The fourth line is a disaster zone. They've gone a full two games without generating a single unblocked shot, with the worst of the bunch being Michael Blunden. Going back three games, Blunden has a Fenwick percentage of 4.5%. Not 45%, 4.5%. While Blunden has been on the ice, the Montreal Canadiens have been outshot 15-1 in 17.3 even strength minutes.
It's not all on Blunden, and I don't want to pick on him too much. Ryan White had an incredible start to the season, and his play while shorthanded has been solid, but he can not carry a line. He desperately needs Travis Moen or Brandon Prust to return and help him carry the load, because this is just ugly.
The real problem here though, is that Therrien refuses to shorten his bench when needed. After a terrible start to the game, giving up a goal in what shouldn't have been a dangerous situation, Therrien continued to go back to the fourth line. A bad turnover in the second period by White allowed Jason Pominville to get sprung on a breakaway, and he made no mistake.
Even after directly causing two goals, Therrien again went back to the fourth line in the third period, exacerbating the situation further by pairing them with Francis Bouillon and Douglas Murray. I wrote in the recap for the win against Dallas that doing this was a recipe for disaster, and Therrien got lucky that night. Mere seconds after the faceoff, the line gave up a brutal goal to give Minnesota a two goal lead.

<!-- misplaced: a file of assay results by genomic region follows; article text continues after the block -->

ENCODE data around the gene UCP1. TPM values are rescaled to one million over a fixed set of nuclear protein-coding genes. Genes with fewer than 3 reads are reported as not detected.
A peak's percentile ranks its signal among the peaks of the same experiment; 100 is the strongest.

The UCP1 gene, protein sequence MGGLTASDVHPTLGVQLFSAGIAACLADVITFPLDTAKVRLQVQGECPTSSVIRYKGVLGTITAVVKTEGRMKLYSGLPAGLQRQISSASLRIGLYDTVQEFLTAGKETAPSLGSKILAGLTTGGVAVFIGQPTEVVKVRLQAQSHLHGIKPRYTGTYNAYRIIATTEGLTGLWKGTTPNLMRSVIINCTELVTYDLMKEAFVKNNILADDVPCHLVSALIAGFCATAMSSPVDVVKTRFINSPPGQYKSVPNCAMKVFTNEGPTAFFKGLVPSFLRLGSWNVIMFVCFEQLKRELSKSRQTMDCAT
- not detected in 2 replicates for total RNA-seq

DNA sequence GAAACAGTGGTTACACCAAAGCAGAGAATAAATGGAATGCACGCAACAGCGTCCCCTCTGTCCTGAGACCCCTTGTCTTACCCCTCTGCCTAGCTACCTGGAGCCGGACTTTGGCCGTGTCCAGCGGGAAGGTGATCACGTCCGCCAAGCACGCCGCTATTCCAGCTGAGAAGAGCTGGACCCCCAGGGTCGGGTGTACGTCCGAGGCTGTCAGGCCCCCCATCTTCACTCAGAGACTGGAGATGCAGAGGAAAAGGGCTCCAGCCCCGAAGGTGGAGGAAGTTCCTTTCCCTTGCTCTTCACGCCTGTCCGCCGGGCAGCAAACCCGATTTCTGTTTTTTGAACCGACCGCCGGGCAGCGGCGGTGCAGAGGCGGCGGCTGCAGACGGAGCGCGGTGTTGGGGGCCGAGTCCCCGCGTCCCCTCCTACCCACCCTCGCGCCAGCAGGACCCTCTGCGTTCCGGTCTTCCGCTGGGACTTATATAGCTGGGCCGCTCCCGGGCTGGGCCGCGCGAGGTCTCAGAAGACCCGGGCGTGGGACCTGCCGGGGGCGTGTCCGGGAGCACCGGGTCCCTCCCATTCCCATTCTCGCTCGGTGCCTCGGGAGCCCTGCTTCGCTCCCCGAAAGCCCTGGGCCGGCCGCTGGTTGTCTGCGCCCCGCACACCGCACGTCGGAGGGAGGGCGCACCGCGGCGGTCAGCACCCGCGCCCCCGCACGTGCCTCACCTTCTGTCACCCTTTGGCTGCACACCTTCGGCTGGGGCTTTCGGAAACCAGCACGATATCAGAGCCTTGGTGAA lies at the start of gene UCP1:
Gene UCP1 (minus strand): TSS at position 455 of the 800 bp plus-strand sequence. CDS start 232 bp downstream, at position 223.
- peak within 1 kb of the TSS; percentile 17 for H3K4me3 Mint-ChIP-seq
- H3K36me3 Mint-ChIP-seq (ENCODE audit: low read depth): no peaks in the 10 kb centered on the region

Therrien finally wised up at this point, at least to a certain extent. He benched the fourth line as a unit for the rest of the game, only using Ryan White to win a faceoff. However he continued to trot out Francis Bouillon for a regular shift, even double shifting him late in the game, which is confusing considering it was Bouillon who was most at fault for the 3-1 goal by Nino Niederreiter. You can see that clearly in the replay:
As the Wild cross the line, Bouillon is in position, then he drifts to the boards to... do absolutely nothing while leaving his man completely unchecked while George Parros wonders what he's supposed to be doing.
But Frankie Boo is Michel Therrien's bestest buddy in the whole wide world, so the response to this mistake that would get Subban benched was to give him more ice time.
Fortunately for the team, Andrei Markov and P.K. Subban decided enough was enough and combined to score a powerplay goal on a Subban rocket, then set up a fantastic deflection by Brian Gionta to tie the game.
Frankie had other ideas though, and in one of Minnesota's rare flurries of offense in a game Montreal held a wide edge in play, Bouillon again chose to not cover his man, because apparently he had to cover Andrei Markov. Yes, the game winner by Pominville was a bad bounce, but let's be honest here, it doesn't happen if it's Subban on the ice instead of Bouillon.
This is a consistent, recurring problem with Michel Therrien. He did it with Douglas Murray against Dallas, he did it with Bouillon last night. He relies on inferior players in do or die situations, and it's a serious problem. It doesn't always bite, but it's going to a lot, and already has several times this season. The Montreal Canadiens are 8-6-0, and they've lost about 4 games in regulation that they deserved at least one point in. If Therrien was willing to play his best players more, how many of those losses become wins?
It's a frustrating question.
And don't forget to check out reaction from the winning side at Hockey Wilderness, which doesn't suck anymore.
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- Top Six Minutes - Out-Coached Edition
- Who are Alexei Emelin's true salary comparables?
- Subban a "Long Shot" for Team Canada? - Friday Habs Links
- How big of a gamble is Alexei Emelin's new deal?
- The EOTP Montreal meetup is set!
- Improving the NHL's "Real Time Stats"